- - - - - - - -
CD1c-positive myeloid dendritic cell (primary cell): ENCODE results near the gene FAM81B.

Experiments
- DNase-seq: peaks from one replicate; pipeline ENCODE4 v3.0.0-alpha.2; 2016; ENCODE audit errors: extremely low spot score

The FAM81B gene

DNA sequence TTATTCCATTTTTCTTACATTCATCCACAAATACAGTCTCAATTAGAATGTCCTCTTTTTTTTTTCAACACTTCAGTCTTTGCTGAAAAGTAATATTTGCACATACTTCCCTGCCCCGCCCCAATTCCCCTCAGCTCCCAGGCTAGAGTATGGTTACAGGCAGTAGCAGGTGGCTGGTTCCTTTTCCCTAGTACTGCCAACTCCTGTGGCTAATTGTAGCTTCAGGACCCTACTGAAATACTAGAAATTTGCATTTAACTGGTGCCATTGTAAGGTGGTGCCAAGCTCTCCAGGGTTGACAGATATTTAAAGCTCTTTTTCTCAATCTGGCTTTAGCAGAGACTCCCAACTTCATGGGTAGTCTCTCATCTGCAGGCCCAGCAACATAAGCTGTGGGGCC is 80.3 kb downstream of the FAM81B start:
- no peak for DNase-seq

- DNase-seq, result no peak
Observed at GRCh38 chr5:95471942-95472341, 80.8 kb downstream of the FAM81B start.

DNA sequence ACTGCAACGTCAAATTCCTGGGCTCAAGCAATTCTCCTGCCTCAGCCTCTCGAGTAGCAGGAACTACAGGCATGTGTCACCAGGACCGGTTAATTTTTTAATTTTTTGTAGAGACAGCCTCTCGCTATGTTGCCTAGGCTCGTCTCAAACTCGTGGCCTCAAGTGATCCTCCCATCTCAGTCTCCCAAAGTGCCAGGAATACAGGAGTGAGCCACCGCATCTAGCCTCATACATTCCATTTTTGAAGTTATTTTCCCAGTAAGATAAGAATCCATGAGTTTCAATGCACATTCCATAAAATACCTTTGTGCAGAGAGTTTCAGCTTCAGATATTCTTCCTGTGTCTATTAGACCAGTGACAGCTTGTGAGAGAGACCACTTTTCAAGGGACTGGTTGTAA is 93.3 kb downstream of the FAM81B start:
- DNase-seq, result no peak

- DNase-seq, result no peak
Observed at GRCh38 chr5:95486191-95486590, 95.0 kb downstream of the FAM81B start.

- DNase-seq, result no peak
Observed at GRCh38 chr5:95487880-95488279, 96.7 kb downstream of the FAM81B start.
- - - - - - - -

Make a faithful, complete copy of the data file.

CD1c-positive myeloid dendritic cell (primary cell): ENCODE results near the gene FAM81B.

Experiments
- DNase-seq: peaks from one replicate; pipeline ENCODE4 v3.0.0-alpha.2; 2016; ENCODE audit errors: extremely low spot score

The FAM81B gene

DNA sequence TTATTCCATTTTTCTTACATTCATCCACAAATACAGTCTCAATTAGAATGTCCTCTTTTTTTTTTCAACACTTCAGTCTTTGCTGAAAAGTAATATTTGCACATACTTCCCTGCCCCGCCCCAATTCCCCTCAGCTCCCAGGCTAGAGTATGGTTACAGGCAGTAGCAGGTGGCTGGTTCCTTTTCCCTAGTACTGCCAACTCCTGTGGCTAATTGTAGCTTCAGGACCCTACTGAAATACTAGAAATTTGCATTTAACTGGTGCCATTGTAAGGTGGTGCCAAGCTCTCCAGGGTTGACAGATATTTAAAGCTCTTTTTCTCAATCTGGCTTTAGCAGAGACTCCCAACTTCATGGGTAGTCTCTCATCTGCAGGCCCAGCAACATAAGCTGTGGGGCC is 80.3 kb downstream of the FAM81B start:
- no peak for DNase-seq

- DNase-seq, result no peak
Observed at GRCh38 chr5:95471942-95472341, 80.8 kb downstream of the FAM81B start.

DNA sequence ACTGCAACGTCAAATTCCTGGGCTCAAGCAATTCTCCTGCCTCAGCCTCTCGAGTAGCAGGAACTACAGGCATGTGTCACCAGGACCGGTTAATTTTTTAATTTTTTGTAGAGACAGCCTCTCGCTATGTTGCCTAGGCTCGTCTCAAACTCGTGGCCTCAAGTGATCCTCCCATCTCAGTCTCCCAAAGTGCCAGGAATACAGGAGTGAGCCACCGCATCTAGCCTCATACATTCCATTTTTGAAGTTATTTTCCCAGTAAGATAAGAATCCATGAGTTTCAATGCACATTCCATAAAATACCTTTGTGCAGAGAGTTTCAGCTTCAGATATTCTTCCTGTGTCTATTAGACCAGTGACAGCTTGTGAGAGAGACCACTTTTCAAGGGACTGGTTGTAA is 93.3 kb downstream of the FAM81B start:
- DNase-seq, result no peak

- DNase-seq, result no peak
Observed at GRCh38 chr5:95486191-95486590, 95.0 kb downstream of the FAM81B start.

- DNase-seq, result no peak
Observed at GRCh38 chr5:95487880-95488279, 96.7 kb downstream of the FAM81B start.